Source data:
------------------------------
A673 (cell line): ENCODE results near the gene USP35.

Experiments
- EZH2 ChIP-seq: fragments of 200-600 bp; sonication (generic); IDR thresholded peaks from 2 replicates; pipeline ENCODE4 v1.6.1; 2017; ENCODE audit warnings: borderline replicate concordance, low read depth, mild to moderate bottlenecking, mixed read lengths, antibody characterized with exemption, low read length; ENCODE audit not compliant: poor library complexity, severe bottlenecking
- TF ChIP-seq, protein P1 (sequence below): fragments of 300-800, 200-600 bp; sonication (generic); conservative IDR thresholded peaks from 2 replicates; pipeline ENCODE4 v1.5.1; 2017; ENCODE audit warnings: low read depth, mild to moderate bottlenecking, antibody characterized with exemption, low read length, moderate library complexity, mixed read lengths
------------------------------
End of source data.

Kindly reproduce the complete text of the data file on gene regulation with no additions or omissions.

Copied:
A673 (cell line): ENCODE results near the gene USP35.

Experiments
- EZH2 ChIP-seq: fragments of 200-600 bp; sonication (generic); IDR thresholded peaks from 2 replicates; pipeline ENCODE4 v1.6.1; 2017; ENCODE audit warnings: borderline replicate concordance, low read depth, mild to moderate bottlenecking, mixed read lengths, antibody characterized with exemption, low read length; ENCODE audit not compliant: poor library complexity, severe bottlenecking
- TF ChIP-seq, protein P1 (sequence below): fragments of 300-800, 200-600 bp; sonication (generic); conservative IDR thresholded peaks from 2 replicates; pipeline ENCODE4 v1.5.1; 2017; ENCODE audit warnings: low read depth, mild to moderate bottlenecking, antibody characterized with exemption, low read length, moderate library complexity, mixed read lengths